From the New York Times bestselling author of Circle of Friends and The Glass Lake comes This Year It Will Be Different, a stunning new work that brings us the magic and spirit of Christmas in fifteen stories filled with Maeve Binchy's trademark wit, charm, and sheer storytelling genius. Instead of nostalgia, Binchy evokes contemporary life; instead of Christmas homilies, she offers truth; and instead of sugarplums, she brings us the nourishment of holidays that precipitate ...
From the New York Times bestselling author of Circle of Friends and The Glass Lake comes This Year It Will Be Different, a stunning new work that brings us the magic and spirit of Christmas in fifteen stories filled with Maeve Binchy's trademark wit, charm, and sheer storytelling genius. Instead of nostalgia, Binchy evokes contemporary life; instead of Christmas homilies, she offers truth; and instead of sugarplums, she brings us the nourishment of holidays that precipitate change, growth, and new beginnings.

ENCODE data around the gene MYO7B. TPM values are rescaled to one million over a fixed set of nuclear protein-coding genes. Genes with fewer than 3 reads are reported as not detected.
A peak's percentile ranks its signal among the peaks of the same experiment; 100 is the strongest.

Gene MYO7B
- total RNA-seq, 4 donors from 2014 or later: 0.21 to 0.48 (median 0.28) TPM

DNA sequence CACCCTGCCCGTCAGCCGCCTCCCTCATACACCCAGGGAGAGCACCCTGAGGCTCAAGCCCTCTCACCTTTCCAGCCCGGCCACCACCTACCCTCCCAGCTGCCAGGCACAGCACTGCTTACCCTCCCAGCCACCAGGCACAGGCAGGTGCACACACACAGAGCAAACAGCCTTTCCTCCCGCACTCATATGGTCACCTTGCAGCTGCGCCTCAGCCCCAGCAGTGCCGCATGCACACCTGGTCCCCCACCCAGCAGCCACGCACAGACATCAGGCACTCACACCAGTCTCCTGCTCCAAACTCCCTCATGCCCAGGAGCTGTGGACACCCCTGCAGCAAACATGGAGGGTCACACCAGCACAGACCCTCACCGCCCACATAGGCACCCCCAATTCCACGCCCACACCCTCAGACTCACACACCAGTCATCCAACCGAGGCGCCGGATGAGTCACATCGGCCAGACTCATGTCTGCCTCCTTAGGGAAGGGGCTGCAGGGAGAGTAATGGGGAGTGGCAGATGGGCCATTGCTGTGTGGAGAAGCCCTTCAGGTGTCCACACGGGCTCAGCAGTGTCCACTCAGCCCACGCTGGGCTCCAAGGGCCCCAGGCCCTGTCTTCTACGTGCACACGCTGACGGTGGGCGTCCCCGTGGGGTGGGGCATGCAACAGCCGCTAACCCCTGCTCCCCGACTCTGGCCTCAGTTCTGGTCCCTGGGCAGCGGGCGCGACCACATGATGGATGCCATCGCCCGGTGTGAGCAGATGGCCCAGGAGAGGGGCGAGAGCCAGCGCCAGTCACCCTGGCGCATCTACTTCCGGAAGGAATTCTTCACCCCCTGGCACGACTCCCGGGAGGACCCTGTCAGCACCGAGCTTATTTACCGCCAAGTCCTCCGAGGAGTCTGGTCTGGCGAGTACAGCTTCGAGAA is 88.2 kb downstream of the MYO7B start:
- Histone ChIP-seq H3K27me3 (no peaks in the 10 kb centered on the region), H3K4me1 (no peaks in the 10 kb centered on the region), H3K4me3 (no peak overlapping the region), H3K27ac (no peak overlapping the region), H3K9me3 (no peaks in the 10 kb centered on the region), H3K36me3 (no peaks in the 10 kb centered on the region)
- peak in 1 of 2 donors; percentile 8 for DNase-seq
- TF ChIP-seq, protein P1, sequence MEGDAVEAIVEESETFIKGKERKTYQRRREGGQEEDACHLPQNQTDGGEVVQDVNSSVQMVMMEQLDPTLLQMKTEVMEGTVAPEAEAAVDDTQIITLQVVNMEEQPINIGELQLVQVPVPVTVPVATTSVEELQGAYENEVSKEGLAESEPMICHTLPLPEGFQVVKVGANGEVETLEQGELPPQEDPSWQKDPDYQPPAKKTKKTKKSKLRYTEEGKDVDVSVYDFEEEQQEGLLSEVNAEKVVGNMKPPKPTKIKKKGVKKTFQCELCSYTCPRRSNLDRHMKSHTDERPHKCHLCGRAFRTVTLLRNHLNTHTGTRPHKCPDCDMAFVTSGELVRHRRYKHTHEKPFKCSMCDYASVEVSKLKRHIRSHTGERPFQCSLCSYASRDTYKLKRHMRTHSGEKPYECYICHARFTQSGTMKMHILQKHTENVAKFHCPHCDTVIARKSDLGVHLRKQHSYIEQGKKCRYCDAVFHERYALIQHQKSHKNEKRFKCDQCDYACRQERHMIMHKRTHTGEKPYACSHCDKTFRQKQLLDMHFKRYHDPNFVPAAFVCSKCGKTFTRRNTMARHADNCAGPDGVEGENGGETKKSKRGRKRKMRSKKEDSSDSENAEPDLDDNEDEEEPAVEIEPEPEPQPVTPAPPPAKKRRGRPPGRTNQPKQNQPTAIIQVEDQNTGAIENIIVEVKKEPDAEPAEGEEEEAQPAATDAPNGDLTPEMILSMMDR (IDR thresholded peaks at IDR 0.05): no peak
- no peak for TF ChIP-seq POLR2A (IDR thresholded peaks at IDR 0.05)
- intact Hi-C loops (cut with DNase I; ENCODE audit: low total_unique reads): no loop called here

In "A Typical Irish Christmas," a grieving New York widower heads for a holiday in Ireland and finds an unexpected destination not just for himself, but for a father and daughter at odds. The title story "This Year It Will Be Different" also delves into the emotions of a person at mid-life--a woman with a complacent husband and grown children who are entering a season that can forever alter her life, and theirs. In "Pulling Together," a teacher not yet out of her twenties sees her affair with a married man at a turning point as Christmas Eve approaches--and she may be off on a new direction with some unusual friends. And in the delightful tale "The Hard Core," the four most recalcitrant residents of a nursing home are left alone at Christmas with the owner's daughter in charge: the result is sure to be disaster--or the kind of life-affirming renewal that only the spirit of the season can bring.